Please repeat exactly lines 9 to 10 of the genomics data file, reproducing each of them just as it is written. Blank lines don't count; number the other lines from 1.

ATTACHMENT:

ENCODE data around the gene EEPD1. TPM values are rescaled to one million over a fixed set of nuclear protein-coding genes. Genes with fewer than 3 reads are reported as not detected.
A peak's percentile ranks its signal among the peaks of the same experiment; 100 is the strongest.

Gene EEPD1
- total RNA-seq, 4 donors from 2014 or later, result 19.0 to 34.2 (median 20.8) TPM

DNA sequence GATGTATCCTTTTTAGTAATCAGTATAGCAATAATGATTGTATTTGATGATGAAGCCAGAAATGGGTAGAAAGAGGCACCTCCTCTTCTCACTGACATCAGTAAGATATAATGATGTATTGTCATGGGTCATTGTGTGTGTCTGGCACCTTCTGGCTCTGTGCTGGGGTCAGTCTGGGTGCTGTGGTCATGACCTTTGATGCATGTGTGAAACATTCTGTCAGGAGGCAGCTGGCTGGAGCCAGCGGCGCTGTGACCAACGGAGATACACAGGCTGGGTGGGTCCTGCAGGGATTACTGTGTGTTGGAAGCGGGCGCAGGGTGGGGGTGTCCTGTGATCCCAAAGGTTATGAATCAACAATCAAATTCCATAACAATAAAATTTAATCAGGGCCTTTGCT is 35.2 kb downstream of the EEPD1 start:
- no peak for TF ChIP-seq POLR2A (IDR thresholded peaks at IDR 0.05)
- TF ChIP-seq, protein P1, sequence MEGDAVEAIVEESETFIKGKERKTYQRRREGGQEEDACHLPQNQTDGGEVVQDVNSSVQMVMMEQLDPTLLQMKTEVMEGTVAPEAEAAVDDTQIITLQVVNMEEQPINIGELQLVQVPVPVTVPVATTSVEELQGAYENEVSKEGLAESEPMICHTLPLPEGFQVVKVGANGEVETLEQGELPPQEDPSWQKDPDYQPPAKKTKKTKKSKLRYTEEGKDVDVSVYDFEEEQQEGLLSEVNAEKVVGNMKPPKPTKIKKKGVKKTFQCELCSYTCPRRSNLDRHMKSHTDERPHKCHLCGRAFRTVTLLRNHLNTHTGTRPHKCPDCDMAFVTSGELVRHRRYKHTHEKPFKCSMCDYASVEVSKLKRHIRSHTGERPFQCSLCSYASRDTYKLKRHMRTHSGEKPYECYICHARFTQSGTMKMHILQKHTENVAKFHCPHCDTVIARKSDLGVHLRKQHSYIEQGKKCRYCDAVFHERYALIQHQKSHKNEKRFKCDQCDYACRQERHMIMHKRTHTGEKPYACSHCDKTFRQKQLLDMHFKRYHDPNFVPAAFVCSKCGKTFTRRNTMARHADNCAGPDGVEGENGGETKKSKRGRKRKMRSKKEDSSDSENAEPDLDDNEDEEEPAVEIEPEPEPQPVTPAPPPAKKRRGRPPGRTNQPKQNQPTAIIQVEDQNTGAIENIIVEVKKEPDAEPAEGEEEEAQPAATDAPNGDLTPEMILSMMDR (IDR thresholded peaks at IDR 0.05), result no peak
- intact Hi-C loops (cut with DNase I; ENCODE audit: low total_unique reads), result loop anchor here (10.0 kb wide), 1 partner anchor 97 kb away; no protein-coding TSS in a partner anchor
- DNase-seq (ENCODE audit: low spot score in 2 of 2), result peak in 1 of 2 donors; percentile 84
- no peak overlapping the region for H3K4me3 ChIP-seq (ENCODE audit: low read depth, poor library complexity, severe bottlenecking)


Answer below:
- DNase-seq (ENCODE audit: low spot score in 2 of 2), result peak in 1 of 2 donors; percentile 84
- no peak overlapping the region for H3K4me3 ChIP-seq (ENCODE audit: low read depth, poor library complexity, severe bottlenecking)